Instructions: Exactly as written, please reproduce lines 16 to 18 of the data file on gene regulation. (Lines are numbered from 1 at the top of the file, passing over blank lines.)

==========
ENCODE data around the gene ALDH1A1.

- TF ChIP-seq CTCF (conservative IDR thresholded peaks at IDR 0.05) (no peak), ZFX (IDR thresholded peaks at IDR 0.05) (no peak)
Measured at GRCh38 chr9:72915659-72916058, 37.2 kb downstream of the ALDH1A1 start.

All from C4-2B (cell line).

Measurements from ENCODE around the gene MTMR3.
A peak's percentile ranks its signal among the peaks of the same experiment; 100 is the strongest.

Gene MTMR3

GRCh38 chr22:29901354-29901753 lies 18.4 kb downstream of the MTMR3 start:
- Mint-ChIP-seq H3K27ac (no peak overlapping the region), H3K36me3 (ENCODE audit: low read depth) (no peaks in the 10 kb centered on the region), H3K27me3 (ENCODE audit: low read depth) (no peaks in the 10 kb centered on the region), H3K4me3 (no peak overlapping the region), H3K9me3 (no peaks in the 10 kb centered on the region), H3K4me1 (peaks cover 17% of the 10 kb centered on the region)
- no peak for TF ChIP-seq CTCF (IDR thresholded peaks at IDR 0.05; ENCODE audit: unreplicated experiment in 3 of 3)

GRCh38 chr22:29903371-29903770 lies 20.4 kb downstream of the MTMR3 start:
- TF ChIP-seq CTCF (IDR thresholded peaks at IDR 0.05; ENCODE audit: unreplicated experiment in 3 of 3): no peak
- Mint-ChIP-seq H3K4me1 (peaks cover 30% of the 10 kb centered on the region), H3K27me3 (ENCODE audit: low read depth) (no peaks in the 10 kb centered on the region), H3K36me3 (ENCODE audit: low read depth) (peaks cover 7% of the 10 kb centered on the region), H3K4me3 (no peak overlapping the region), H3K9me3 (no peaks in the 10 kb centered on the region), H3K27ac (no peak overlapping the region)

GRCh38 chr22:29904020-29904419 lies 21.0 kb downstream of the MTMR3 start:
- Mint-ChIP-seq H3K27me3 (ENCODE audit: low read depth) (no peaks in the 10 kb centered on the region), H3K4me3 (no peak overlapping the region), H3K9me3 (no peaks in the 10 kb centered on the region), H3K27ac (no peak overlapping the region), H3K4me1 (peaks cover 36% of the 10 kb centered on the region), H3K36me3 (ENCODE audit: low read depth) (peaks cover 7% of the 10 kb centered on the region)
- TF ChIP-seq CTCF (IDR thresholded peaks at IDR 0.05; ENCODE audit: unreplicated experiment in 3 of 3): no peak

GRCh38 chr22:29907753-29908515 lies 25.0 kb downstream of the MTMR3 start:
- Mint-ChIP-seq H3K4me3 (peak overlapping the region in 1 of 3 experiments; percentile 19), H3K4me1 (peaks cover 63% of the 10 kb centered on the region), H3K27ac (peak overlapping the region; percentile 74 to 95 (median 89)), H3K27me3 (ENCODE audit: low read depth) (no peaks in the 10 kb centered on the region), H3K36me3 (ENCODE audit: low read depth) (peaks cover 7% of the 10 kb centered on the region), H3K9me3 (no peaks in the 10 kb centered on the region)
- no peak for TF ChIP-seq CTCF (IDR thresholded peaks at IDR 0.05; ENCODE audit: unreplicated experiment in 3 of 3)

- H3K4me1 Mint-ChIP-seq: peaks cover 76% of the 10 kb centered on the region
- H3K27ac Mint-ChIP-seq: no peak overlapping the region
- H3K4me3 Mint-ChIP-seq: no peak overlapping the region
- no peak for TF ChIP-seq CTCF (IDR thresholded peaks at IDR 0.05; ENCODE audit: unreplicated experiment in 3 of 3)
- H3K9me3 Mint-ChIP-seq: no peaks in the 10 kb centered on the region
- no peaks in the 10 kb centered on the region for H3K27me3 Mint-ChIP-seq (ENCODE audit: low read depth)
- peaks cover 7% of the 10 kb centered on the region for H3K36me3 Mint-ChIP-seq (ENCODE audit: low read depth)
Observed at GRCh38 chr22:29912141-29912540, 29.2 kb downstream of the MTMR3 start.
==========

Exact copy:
- TF ChIP-seq CTCF (IDR thresholded peaks at IDR 0.05; ENCODE audit: unreplicated experiment in 3 of 3): no peak

GRCh38 chr22:29907753-29908515 lies 25.0 kb downstream of the MTMR3 start:
- Mint-ChIP-seq H3K4me3 (peak overlapping the region in 1 of 3 experiments; percentile 19), H3K4me1 (peaks cover 63% of the 10 kb centered on the region), H3K27ac (peak overlapping the region; percentile 74 to 95 (median 89)), H3K27me3 (ENCODE audit: low read depth) (no peaks in the 10 kb centered on the region), H3K36me3 (ENCODE audit: low read depth) (peaks cover 7% of the 10 kb centered on the region), H3K9me3 (no peaks in the 10 kb centered on the region)